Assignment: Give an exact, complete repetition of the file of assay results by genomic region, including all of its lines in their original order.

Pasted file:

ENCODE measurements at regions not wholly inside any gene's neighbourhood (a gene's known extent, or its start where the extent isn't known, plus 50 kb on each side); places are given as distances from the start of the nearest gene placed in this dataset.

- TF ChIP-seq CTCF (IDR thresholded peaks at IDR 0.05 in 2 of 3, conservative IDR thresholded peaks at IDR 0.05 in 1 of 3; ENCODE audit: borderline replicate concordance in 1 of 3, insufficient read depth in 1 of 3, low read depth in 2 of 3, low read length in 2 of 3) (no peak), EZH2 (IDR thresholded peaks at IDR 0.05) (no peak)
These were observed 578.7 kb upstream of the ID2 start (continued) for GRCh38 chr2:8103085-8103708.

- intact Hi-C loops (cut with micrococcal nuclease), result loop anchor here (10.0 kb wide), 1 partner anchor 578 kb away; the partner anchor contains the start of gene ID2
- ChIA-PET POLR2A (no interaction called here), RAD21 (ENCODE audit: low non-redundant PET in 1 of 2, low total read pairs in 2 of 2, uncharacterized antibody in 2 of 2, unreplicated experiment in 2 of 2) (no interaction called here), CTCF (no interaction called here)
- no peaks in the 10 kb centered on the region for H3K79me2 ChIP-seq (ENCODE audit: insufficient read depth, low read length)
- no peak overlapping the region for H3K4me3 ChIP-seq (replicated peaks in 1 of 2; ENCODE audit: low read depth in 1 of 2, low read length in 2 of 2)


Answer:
ENCODE measurements at regions not wholly inside any gene's neighbourhood (a gene's known extent, or its start where the extent isn't known, plus 50 kb on each side); places are given as distances from the start of the nearest gene placed in this dataset.

- TF ChIP-seq CTCF (IDR thresholded peaks at IDR 0.05 in 2 of 3, conservative IDR thresholded peaks at IDR 0.05 in 1 of 3; ENCODE audit: borderline replicate concordance in 1 of 3, insufficient read depth in 1 of 3, low read depth in 2 of 3, low read length in 2 of 3) (no peak), EZH2 (IDR thresholded peaks at IDR 0.05) (no peak)
These were observed 578.7 kb upstream of the ID2 start (continued) for GRCh38 chr2:8103085-8103708.

- intact Hi-C loops (cut with micrococcal nuclease), result loop anchor here (10.0 kb wide), 1 partner anchor 578 kb away; the partner anchor contains the start of gene ID2
- ChIA-PET POLR2A (no interaction called here), RAD21 (ENCODE audit: low non-redundant PET in 1 of 2, low total read pairs in 2 of 2, uncharacterized antibody in 2 of 2, unreplicated experiment in 2 of 2) (no interaction called here), CTCF (no interaction called here)
- no peaks in the 10 kb centered on the region for H3K79me2 ChIP-seq (ENCODE audit: insufficient read depth, low read length)
- no peak overlapping the region for H3K4me3 ChIP-seq (replicated peaks in 1 of 2; ENCODE audit: low read depth in 1 of 2, low read length in 2 of 2)